As soon as you trust yourself you will know how to live.
—Johann Wolfgang von Goethe
When the basket of meditation stones was passed to me at the writing retreat, I knew I would pick the black one. My favorite rock is obsidian, so I could almost feel the cool smoothness of the flat black stone before I picked it up and turned it over to see what word it held for me. I lurched in my seat when I saw the word. How could this rock know about the uncertainties and fears I try so hard to keep locked up inside?
My meditation stone’s admonition?
The writing retreat is long past, but I am still carrying my rock. I have made it a point to be still and listen to it whenever I find myself slipping into a place of doubt or hesitation, when I question myself and wonder if I am “good enough.” Here’s what my trust rock has taught me so far:
10 Reminders to Trust Yourself as a Teacher in These Times of Change and Challenge
1. You are a reader.
You read widely, even though you’re not always aware of it. Make a list of all the different kinds of reading you have done in the past week. You’ll be amazed. Your students will be, too, when you share your list with them. You know the reading process from the inside out, and some of the most powerful lessons you teach begin with, “Last night after I turned the TV off and I was reading for my half an hour before bed, I was noticing the way I…” You can have a successful reading conference just by sitting down beside a student and asking the kinds of questions you love to be asked when you are chatting with another reader: “What are you reading? Why did you choose that book? What is this book making you thinking about or wonder?”
2. You are a writer.
You have stared at a blank screen or a blank piece of paper, struggling to choose just the right words for the email to a parent, the paper for class, or the letter of complaint to the company. Every piece of writing does not earn royalties, but when your writing reaches the intended audience, it is published. And whether or not you actually share your writing with a critique group, you know the leap of faith it takes to ask someone for their opinion of your writing. These are things you ask students to do every day in writing workshop, but because you are a writer, you will do so with the encouragement and patience that come from living within the writing process yourself.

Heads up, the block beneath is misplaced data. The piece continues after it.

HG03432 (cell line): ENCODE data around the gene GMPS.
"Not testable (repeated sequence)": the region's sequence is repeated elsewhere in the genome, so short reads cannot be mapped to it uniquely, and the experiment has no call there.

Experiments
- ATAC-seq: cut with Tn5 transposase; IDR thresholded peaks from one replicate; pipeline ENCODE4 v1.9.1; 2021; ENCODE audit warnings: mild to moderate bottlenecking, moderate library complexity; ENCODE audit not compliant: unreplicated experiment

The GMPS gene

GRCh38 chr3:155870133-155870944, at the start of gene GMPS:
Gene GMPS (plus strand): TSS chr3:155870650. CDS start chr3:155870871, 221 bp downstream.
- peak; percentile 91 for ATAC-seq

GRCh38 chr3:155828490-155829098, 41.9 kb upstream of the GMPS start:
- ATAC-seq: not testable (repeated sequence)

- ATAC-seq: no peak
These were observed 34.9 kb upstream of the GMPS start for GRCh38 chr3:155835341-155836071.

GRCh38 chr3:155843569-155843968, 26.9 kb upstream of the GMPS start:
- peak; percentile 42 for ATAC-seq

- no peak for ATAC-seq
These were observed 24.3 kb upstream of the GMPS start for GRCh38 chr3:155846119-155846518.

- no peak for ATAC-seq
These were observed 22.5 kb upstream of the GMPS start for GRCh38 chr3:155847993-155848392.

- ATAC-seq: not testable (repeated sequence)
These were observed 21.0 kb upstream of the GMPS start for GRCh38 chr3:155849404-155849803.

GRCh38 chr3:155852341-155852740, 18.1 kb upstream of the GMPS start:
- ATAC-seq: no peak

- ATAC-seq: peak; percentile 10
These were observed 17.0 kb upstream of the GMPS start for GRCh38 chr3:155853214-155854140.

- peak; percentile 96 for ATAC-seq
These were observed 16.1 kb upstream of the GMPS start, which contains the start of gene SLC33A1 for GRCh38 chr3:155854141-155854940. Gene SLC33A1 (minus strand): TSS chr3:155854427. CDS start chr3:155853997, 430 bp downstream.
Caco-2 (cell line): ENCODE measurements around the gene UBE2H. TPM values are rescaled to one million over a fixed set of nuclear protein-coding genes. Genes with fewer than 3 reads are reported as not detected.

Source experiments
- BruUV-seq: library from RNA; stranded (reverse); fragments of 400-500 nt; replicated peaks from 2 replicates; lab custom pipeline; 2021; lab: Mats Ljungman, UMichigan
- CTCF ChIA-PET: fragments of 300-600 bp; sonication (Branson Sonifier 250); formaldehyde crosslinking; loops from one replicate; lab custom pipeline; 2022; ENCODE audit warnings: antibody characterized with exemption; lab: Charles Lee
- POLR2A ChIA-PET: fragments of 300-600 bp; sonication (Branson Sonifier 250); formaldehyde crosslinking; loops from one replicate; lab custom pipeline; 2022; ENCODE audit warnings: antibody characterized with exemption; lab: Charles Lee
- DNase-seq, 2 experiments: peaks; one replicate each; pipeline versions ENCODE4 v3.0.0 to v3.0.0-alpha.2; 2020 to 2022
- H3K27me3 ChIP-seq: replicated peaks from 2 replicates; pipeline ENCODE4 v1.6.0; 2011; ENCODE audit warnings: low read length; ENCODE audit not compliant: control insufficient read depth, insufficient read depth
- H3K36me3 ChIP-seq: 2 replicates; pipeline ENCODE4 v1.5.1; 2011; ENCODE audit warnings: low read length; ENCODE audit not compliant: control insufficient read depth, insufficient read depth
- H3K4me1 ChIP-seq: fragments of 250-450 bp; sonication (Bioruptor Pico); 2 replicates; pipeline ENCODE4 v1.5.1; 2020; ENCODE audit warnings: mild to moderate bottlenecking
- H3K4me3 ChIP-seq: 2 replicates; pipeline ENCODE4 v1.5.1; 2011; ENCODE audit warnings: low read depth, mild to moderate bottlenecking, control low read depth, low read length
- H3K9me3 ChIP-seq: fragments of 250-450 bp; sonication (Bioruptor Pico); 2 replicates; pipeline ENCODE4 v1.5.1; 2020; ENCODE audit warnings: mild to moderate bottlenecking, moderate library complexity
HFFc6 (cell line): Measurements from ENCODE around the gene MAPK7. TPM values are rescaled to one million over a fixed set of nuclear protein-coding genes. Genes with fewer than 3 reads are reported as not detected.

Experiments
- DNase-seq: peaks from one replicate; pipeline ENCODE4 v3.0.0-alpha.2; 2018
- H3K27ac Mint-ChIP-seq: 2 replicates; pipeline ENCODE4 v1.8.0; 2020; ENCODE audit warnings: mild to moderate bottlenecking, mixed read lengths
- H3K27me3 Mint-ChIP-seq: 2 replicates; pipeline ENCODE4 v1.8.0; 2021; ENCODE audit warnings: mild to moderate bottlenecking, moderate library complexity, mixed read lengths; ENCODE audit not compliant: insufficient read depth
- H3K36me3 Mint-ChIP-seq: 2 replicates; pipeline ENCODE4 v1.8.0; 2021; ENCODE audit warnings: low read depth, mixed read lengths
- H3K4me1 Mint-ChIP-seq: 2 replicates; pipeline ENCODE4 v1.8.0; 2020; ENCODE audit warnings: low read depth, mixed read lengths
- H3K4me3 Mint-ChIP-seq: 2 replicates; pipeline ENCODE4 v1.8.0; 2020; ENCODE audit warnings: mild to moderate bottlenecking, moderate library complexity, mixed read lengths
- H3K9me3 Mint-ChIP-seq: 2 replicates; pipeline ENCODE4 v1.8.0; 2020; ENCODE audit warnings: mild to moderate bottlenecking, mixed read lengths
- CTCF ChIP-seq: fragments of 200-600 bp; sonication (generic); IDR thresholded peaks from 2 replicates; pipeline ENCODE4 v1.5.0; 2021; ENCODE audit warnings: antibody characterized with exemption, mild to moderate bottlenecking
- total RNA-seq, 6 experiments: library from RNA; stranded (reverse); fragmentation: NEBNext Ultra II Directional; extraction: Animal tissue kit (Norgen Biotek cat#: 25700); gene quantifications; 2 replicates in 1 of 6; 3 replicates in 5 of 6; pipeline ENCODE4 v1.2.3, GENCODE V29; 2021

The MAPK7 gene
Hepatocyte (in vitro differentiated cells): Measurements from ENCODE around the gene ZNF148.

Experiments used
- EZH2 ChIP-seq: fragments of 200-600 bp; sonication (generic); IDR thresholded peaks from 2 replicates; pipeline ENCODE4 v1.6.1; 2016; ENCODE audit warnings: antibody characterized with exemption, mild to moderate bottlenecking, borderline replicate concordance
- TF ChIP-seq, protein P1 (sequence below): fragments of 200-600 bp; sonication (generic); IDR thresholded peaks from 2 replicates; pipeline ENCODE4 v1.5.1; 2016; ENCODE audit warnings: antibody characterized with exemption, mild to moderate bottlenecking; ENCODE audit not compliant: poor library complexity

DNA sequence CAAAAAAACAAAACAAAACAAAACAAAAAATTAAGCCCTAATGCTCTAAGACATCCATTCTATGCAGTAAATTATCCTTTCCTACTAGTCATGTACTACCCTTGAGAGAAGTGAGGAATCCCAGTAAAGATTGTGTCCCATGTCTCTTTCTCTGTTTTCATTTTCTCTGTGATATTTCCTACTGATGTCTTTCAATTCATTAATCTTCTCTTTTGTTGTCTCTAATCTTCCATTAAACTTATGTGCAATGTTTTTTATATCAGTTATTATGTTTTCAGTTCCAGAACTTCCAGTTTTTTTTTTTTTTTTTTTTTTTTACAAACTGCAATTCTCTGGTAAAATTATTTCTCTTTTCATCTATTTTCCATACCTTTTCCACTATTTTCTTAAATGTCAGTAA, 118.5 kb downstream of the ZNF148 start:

3. You are a learner.
You savor all the new experiences life brings you through travel, classes, reading, documentaries, and the challenges of adult life. (“What’s the best roof I can buy on my budget, and which company do I want to hire to replace my roof?”) Every time you encounter an opportunity to learn, you are interested not just in the information, but also in the process you use to comprehend it and the effectiveness of the presentation of that information. Because you are a learner, you will create a classroom that accommodates all kinds of learning styles, and you’ll present information in rich and engaging ways.
4. You continue to push the boundaries of your comfort zone with technology.
You have quit trying to keep up with “everyone else” when it comes to technology. You are a learner, and as you are introduced to tools that will make your work easier (or possible), or that will allow you to create things that are useful or beautiful, you add that tool to your technology toolbox. You are keenly aware that sometimes it is better for your soul to spend an hour walking in nature noticing the clouds and the birds and the trees than it is to spend that hour online.